It’s a national holiday, a day off. But the U.S. bishops issued a statement on this occasion about the dignity of work.
“This Labor Day, we should take a moment to pray for all
workers and all those without work” said Bishop William F. Murphy of
Rockville Centre, N.Y., in “The Value of Work; the Dignity of the Human
Person,” the annual Labor Day statement of the United States Conference
of Catholic Bishops (USCCB). He added, “We should also ask God’s help
in living out the Church’s call to defend human life and dignity, to
protect workers and their rights and to stand with the poor and
vulnerable in difficult economic times.”
What a challenging year for the subject of work and the economy. And the defense of human dignity.
After referring explicitly to Catholic social teaching, the letter takes a pro-active turn.
In this Labor Day reflection, permit me to call your attention to a positive step forward in
respect for workers in one crucial area of our life: health care. This year, after years of discussions,
leaders in Catholic health ministry, the labor movement, and the Catholic bishops sought to apply
our traditional teaching on work and workers and to offer some practical alternatives on how
leaders of hospitals, unions, and others might apply our principles as an aid to reaching
agreements in their own situations.
Catholic involvement in these issues can’t be over-emphasized.
The principal participants— the Catholic Health Association (CHA), the AFL/CIO, the
Service Employees International Union (SEIU), and the U.S. Conference of Catholic Bishops
(USCCB)—reached agreement that offers guidance and options on how workers can make a free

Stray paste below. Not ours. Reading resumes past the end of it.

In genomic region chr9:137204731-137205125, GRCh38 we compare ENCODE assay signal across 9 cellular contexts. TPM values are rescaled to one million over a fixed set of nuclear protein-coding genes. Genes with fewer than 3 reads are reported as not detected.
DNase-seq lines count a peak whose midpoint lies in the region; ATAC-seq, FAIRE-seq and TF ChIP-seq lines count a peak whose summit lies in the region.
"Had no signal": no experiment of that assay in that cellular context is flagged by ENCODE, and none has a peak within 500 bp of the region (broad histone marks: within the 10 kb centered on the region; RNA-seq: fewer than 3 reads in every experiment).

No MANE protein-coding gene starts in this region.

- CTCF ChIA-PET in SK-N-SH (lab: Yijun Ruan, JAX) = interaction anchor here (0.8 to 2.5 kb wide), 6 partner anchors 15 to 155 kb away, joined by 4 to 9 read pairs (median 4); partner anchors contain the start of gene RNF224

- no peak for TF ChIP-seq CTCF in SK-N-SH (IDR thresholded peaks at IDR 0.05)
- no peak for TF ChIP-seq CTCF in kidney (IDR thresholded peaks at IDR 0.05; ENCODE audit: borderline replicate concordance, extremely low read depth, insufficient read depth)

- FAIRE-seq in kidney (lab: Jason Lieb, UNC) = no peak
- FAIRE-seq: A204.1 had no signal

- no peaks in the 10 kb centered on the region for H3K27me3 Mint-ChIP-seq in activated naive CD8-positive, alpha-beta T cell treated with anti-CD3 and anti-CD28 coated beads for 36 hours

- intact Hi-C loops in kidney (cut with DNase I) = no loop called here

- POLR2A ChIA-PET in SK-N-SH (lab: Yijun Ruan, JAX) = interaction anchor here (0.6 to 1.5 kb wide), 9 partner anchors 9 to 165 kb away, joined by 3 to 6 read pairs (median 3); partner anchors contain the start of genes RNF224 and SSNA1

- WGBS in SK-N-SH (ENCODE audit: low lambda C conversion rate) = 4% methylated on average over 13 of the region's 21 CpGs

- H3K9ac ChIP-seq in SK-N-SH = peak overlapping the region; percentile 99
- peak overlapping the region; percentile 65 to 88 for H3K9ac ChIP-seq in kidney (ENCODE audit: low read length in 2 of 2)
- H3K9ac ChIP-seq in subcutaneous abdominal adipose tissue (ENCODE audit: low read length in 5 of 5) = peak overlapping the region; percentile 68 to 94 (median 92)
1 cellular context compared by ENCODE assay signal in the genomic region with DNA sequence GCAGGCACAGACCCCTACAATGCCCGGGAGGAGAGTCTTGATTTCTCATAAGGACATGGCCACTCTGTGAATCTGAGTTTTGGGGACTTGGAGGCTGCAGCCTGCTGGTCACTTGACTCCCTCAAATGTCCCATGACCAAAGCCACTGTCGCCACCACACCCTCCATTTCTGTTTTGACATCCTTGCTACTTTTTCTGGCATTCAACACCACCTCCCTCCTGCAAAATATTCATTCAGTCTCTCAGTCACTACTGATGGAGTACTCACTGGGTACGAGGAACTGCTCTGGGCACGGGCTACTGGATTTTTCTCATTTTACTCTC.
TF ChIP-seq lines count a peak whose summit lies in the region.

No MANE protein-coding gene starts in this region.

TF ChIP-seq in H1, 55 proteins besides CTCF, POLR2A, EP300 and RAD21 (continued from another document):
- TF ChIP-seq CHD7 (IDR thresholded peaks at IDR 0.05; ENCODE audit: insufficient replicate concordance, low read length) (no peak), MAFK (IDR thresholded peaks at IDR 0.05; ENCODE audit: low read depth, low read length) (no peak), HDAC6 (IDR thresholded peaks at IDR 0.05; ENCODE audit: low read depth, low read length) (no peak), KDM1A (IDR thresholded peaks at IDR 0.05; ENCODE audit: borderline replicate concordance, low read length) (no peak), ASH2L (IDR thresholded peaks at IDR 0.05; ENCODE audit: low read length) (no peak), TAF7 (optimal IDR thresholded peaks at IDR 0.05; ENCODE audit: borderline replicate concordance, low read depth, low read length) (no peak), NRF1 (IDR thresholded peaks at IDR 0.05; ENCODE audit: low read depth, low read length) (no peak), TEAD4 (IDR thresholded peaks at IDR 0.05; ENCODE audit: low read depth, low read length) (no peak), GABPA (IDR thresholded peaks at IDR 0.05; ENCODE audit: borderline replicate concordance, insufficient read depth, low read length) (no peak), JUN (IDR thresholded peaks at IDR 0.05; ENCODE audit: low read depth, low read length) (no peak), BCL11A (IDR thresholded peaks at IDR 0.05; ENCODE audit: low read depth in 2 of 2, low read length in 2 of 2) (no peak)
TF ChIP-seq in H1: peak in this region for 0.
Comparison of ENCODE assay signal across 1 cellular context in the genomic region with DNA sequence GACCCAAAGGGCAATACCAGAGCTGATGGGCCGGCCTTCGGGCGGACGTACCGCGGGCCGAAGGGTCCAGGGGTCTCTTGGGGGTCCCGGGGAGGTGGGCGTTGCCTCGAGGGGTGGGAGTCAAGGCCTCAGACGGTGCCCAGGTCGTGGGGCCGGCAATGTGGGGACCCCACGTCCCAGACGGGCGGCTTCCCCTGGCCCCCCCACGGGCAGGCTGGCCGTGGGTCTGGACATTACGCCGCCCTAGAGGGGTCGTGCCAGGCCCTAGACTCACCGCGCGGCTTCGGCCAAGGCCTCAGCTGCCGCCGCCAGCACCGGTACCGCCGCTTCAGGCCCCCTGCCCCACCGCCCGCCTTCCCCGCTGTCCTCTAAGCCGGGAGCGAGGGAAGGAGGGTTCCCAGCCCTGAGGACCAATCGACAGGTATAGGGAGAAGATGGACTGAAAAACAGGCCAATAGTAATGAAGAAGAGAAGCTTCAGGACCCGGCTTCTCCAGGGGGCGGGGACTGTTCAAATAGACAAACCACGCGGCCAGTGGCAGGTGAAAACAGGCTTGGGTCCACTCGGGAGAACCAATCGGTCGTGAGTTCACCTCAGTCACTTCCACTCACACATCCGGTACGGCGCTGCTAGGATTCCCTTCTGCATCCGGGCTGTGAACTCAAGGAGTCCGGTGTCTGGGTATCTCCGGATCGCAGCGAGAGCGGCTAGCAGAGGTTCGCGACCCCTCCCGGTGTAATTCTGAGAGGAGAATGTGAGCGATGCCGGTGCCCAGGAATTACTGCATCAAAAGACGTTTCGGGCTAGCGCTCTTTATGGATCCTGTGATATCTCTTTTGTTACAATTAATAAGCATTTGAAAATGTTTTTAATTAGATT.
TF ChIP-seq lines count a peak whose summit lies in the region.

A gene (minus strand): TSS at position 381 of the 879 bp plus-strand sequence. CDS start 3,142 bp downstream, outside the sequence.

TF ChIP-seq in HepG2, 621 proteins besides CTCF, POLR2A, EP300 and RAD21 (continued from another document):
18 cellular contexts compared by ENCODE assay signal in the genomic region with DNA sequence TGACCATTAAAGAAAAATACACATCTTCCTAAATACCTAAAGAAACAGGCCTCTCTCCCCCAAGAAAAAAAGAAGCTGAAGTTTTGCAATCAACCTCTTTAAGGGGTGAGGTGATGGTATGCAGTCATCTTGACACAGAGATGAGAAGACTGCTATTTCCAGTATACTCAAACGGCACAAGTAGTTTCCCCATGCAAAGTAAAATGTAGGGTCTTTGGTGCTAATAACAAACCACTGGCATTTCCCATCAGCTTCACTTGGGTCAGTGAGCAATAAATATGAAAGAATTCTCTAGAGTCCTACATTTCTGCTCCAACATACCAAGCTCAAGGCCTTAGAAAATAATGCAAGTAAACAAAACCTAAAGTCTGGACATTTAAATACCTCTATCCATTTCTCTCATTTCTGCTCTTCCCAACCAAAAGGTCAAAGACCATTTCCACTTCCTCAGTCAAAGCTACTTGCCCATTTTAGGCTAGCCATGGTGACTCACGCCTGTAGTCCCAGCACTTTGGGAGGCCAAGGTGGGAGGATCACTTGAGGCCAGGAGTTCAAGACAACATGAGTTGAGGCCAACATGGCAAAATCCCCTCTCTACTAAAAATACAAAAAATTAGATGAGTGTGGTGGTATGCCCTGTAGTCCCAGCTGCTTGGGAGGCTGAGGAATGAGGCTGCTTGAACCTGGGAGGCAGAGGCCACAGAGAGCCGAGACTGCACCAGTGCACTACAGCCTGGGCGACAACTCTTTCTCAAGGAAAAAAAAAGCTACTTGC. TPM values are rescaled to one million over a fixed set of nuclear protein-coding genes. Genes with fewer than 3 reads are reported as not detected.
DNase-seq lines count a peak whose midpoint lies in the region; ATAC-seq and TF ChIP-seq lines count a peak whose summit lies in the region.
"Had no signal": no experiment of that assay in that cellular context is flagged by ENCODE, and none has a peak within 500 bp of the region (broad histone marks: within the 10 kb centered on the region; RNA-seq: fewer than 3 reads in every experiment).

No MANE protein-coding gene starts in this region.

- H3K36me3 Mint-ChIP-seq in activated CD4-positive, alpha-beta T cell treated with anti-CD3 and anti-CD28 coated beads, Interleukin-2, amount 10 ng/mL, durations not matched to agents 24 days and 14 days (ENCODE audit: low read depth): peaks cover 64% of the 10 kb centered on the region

decision about whether or not they want to be represented by a union. They agreed on basic
principles including mutual respect and open and honest communication as “guides” to
appropriate conduct for both employers and union representatives. This paves the way for workers
to make informed decisions without undue influence or pressure from either side.
The day after Labor Day, the bishops know the president and Congress
will be back at the heated battles over health care reform. Catholic
teaching has played such a prominent role in politics lately,
the USCCB went on the record to clarify it.
The Catholic bishops continue to work for health care
that is accessible, affordable, and respects the life and dignity of
every human being from the moment of conception to the moment of
That line is critical.
To cite Pope Benedict, “A society lacks solid foundations when, on the one hand, it asserts values such as the
dignity of the human person, justice and peace, but then, on the other
hand, radically acts to the contrary by allowing or tolerating a
variety of ways in which human life is devalued and violated,
especially where it is weak or marginalized”.
Which is the danger of health care rationing.
We can’t afford to do nothing….whether it’s not making changes to a
health care system with excess costs and unacceptable limitations, or
not getting involved in advocating for the right changes. The
bishops Labor Day statement isn’t an academic exercise. It was meant to
jump-start the process of getting down to business.